When my husband first proposed that we build a wine cellar in the basement, I confess I rolled my eyes. It just seemed so pretentious and unnecessary. After all, we live outside Boston, a city full of great restaurants and sophisticated wine lists. I didn't see the point of storing umpteen bottles in the confines of our basement when we were planning to do most of our wine drinking out on the town anyway.
What a difference a recession makes. That wine cellar has turned out to be one of our better investments in recent years. Like everyone, we're reeling from the economy's indiscriminate blows, and going out to dinner has become a relic of our flusher past. We've been living off the contents of the mysterious foil-wrapped packets in the freezer, and selling "Breakfast for dinner!" as an exciting new meal option for our kids. Sushi is for special occasions.
But raiding the wine cellar is the one thing we can do that makes us feel like we're still living the good life. To be sure, our collection is relatively modest—about 400 bottles—with none costing more than $125. Still, there's something seductive about the rows of gleaming bottles nestled in their slots, their labels shining with promise. It's impossible to feel strapped or miserable when you're choosing between a 1995 Dominus and a Pio Cesare Barolo—even if you're serving it with macaroni and cheese.
The cellar itself is a thing of beauty, and a reminder of better days. Constructed by a local carpenter in the basement of our 1755 farmhouse, the two- by three-meter room boasts an exposed brick wall, recessed lighting and a tile floor. It's painted a soothing shade of beige, and maintained at a perfect 13 degrees Celsius. The glass door seals shut with a satisfying click, blocking out the heat and noise of the furnace. I have, on occasion, been tempted to retreat there to escape the chaos created by two dogs, three children and a parade of their playmates. (If only it were a little warmer.) Visiting the cellar has also become a favorite ritual, with guests escorted ceremonially down the stairs to admire the handiwork, the scattering of paraphernalia (corkscrews, decanter, fine mesh strainer), the smell of the redwood racks, the tidy triangular bins stacked with bottles wearing white tags announcing their date of purchase and price.
But it's the wine that really makes us feel like we're still riding high. Every bottle tells a story, and Bill remembers them all. There's the Albariño from the Spanish-wine dinner with the purple potatoes we enjoyed so much. That bottle of John Duval shiraz? Autographed at a tasting by the winemaker, who told how he learned his craft at Penfolds. And the 1996 Château Palmer Bordeaux was a gift from me to Bill one Christmas half a dozen years ago when we lived in the Victorian house in New Jersey.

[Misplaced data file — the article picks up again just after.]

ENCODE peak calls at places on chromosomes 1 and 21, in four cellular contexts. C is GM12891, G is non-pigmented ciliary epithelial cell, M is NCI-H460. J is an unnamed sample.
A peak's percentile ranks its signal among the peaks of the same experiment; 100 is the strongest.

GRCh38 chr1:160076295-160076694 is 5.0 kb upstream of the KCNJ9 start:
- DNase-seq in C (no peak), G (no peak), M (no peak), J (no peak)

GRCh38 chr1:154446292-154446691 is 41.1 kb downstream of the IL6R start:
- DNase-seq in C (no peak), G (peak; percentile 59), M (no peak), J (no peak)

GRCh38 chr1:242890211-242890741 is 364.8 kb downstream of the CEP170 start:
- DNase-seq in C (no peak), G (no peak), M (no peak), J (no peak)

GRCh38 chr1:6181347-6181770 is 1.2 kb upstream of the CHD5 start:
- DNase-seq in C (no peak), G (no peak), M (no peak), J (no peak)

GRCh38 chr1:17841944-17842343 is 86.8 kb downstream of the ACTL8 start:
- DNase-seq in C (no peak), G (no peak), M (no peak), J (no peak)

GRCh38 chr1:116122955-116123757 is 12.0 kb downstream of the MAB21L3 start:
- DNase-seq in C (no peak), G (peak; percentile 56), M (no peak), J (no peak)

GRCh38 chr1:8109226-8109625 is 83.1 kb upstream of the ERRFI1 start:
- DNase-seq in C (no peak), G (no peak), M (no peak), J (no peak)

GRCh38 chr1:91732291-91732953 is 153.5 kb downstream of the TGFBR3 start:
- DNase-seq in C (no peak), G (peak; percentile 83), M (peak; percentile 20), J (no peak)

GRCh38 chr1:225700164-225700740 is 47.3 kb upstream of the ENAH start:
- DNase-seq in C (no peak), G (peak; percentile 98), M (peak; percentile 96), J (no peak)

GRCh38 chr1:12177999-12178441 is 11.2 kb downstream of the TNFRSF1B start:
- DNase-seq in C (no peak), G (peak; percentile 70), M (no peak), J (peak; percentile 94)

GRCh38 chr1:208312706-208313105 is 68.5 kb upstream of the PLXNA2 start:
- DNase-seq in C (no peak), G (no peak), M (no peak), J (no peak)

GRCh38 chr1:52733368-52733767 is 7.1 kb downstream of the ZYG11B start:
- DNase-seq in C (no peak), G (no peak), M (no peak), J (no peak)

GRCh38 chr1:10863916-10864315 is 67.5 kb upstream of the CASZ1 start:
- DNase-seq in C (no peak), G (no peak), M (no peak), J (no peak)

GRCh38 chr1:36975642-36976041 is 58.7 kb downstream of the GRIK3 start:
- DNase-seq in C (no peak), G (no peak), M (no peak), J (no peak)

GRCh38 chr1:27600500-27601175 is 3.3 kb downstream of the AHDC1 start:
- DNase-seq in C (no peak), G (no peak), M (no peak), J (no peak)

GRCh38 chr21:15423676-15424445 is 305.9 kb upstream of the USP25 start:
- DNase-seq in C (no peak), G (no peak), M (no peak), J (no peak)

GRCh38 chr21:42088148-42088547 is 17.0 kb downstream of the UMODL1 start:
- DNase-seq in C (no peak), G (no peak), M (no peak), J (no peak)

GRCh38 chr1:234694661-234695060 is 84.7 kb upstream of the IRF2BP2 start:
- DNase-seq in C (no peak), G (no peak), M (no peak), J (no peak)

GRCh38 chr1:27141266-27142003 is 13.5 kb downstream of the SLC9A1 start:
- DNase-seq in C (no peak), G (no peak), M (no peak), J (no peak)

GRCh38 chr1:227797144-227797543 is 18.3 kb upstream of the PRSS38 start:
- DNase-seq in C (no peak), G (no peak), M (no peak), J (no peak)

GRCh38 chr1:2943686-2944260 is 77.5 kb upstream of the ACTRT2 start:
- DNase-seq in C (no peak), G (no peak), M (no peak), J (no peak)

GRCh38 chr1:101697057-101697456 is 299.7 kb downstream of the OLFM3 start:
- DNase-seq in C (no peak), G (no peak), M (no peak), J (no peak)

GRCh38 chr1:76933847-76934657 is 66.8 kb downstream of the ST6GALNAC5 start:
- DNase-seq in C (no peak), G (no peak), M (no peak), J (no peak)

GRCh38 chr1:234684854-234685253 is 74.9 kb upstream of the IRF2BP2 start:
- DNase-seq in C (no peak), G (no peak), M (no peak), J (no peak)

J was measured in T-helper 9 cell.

Visiting the wine cellar also allows us to travel cheaply. That 1998 Castellare Chianti Classico takes us right back to the glorious August week we spent at a villa in Tuscany, where the kids swam all day and managed to sit through leisurely dinners with the help of a deck of Old Maid cards. The Inniskillin ice wine on the top shelf lets us relive our long weekend at a family wedding in the charming town of Niagara-on-the-Lake, in Ontario, Canada. With the Heitz Martha's Vineyard cabernet, we are transported to the tasting rooms explored in Napa one autumn. And the 1991 Magill Estate shiraz is a souvenir of our three-year stint in London, purchased at the Oddbins on our high-street corner.
We are not the only ones turning to our wine cellar for solace. In London, Marks & Spencer recently reported that sales of Châteauneuf-du-Pape are up 200 percent so far this year—and casserole beef sales are up 60 percent—indicating a revival of the dinner party. According to Bob Gilbert, the proprietor of our local wine store, Andover Liquors, wine sales are up—precisely because everyone is staying home. "People are going down into their cellars to drink what they've got," he says. When they need to stock up, they buy in quantity but at a lower price—$15 bottles instead of $40, for instance. "I don't think people want their neighbors to see them in the 'fine-wine room' right now," he says. Customers are also much more willing to experiment with lesser-known producers that might be better value. "Rather than buy an expensive 90-point [Robert] Parker-rated Bordeaux, people are looking to discover the next great bottle," says Gilbert. "This economy creates a wonderful opportunity for small producers of great wines."
Bill has zeroed in on some delicious lower-priced Spanish and Argentine wines to replenish our rapidly dwindling supply. These days, our weekends consist of sharing homemade pizza and a nice Super Tuscan with the neighbors while the kids play cops-and-robbers outside. It's a welcome throwback to a slower time, when life felt less like a competition than a communal adventure. So when we found ourselves with a four-kilo brisket in the oven the other night, we spontaneously invited some friends—and their 2001 Châteauneuf-du-Pape—over for dinner. Between their bottle and the Spanish red Bill pulled out of our cellar, we couldn't have had a nicer evening if we'd dined at the Four Seasons. And we didn't even have to wear shoes.